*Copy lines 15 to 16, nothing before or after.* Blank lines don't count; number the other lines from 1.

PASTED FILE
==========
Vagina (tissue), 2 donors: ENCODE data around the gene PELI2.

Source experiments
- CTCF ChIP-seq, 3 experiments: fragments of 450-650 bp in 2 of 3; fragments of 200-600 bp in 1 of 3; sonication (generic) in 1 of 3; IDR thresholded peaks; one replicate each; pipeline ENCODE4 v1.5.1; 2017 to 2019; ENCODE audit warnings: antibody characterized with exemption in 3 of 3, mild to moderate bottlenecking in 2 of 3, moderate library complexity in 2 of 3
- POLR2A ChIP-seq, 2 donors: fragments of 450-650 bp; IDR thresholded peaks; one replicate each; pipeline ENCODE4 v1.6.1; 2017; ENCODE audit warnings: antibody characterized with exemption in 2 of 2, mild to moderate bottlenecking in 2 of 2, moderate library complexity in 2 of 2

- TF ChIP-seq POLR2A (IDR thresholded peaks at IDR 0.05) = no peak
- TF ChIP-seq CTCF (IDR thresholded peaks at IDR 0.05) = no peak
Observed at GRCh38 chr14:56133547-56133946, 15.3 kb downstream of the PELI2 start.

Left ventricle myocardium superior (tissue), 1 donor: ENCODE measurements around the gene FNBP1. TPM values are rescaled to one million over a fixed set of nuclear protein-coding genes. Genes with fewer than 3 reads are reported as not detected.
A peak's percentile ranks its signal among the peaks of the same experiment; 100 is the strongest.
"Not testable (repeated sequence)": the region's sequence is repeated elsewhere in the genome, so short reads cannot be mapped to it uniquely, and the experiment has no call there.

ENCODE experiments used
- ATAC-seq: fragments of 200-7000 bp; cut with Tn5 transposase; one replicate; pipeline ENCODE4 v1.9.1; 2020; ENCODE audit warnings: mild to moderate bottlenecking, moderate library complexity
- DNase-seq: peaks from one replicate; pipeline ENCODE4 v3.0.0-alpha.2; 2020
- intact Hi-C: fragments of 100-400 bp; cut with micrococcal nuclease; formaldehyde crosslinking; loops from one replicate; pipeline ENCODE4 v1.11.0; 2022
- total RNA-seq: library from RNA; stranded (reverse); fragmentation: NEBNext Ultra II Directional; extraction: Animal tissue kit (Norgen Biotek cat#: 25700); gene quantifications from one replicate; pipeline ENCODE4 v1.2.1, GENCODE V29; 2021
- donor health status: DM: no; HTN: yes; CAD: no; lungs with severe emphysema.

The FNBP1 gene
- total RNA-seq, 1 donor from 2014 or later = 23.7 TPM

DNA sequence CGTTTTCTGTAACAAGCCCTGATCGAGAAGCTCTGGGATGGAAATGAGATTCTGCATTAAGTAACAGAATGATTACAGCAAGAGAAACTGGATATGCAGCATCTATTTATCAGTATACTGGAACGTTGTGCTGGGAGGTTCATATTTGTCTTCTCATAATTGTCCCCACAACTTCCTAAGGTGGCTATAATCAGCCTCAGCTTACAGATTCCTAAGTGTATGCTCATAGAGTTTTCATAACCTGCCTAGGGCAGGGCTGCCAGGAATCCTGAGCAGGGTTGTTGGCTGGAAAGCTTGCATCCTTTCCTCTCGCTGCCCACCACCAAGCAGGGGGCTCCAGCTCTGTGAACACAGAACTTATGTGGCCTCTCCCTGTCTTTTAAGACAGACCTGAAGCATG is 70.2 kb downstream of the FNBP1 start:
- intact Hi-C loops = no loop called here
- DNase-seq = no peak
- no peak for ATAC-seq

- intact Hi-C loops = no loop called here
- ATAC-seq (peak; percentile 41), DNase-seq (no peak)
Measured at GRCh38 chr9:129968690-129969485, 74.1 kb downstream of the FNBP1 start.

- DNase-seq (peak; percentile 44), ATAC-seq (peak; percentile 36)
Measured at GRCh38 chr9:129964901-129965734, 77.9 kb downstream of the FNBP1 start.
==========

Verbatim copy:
- total RNA-seq: library from RNA; stranded (reverse); fragmentation: NEBNext Ultra II Directional; extraction: Animal tissue kit (Norgen Biotek cat#: 25700); gene quantifications from one replicate; pipeline ENCODE4 v1.2.1, GENCODE V29; 2021
- donor health status: DM: no; HTN: yes; CAD: no; lungs with severe emphysema.